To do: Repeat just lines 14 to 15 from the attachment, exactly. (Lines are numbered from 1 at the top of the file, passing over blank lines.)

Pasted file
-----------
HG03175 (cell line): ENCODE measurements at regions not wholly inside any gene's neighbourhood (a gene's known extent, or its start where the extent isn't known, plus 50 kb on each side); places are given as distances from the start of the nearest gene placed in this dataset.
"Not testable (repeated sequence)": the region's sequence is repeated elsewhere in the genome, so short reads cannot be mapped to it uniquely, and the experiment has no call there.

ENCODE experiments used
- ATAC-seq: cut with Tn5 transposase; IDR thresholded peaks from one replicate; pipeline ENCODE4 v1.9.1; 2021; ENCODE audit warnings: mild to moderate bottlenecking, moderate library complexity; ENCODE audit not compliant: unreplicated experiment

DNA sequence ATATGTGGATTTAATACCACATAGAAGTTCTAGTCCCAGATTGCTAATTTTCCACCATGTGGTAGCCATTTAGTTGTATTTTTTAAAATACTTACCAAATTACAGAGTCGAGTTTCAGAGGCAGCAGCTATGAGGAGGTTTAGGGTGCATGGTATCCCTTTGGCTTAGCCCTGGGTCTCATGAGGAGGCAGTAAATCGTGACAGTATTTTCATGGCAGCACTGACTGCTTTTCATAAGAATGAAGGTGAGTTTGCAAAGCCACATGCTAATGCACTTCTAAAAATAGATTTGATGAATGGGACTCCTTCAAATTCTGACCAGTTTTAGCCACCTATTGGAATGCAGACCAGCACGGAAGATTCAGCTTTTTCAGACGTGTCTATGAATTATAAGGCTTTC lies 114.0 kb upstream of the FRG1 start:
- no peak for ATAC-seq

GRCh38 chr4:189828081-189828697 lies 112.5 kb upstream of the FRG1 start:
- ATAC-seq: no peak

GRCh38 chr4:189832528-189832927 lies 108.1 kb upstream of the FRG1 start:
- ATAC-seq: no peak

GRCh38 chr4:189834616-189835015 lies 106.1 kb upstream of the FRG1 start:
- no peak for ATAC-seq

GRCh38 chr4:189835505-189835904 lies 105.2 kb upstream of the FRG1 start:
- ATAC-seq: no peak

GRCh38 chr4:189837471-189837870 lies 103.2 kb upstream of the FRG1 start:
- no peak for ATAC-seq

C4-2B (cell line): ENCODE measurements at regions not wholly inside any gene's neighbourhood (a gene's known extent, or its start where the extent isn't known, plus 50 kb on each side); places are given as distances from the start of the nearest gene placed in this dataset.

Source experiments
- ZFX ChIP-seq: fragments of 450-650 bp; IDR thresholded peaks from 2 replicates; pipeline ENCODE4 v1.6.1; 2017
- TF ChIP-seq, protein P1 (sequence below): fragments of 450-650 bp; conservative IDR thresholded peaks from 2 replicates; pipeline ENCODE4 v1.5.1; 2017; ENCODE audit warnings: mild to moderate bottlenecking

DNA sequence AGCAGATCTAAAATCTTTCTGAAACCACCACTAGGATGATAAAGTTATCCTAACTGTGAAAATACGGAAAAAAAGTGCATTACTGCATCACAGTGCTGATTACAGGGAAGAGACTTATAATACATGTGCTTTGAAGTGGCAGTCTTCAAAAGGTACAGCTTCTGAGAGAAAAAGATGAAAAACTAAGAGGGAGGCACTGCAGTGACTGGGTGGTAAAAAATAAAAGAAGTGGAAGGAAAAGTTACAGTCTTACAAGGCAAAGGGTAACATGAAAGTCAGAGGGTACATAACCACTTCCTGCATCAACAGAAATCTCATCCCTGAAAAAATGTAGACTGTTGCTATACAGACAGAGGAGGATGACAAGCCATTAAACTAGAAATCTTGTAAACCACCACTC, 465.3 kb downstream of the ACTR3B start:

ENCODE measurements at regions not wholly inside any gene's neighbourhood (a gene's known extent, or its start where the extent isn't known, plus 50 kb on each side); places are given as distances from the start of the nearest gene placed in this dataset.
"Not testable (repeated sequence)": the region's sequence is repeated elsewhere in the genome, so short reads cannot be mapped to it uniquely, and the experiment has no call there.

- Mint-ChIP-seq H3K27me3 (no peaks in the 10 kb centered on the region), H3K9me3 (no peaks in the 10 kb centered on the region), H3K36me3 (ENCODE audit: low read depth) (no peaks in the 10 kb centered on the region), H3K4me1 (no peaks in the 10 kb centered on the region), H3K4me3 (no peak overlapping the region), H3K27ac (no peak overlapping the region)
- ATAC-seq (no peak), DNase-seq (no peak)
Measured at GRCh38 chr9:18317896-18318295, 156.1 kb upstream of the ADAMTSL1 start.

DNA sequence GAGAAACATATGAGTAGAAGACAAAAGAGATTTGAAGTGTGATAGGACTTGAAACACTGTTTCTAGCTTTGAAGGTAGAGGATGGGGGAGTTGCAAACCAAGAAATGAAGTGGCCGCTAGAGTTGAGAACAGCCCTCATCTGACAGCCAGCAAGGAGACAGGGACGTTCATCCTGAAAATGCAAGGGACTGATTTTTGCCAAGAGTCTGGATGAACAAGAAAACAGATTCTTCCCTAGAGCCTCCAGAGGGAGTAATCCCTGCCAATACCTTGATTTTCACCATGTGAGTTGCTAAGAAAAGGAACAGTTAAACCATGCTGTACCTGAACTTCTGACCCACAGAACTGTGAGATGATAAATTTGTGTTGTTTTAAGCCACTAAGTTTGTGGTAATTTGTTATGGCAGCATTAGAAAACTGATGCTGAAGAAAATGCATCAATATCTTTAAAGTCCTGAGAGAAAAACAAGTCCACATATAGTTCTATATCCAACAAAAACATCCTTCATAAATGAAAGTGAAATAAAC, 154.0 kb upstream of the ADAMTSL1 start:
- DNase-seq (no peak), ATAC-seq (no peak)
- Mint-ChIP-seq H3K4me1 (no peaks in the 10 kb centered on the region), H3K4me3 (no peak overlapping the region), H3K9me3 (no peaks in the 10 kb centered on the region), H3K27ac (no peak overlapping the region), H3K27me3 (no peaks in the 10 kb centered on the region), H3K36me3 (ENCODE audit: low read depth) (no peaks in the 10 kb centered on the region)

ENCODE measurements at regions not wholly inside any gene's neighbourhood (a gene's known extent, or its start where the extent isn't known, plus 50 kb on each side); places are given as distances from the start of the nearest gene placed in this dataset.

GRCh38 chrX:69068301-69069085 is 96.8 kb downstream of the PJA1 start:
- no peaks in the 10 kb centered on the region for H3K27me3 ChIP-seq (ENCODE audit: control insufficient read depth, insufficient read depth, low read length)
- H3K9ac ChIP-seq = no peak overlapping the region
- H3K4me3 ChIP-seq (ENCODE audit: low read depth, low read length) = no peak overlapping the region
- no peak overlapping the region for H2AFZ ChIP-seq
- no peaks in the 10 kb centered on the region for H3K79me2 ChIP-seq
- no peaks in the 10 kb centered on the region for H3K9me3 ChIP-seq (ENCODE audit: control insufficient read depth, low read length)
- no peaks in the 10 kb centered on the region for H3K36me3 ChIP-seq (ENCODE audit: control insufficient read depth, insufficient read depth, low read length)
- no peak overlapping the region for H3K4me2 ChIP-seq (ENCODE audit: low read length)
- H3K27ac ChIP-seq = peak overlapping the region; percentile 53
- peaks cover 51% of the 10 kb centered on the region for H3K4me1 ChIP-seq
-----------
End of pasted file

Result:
- ATAC-seq: no peak

GRCh38 chr4:189837471-189837870 lies 103.2 kb upstream of the FRG1 start: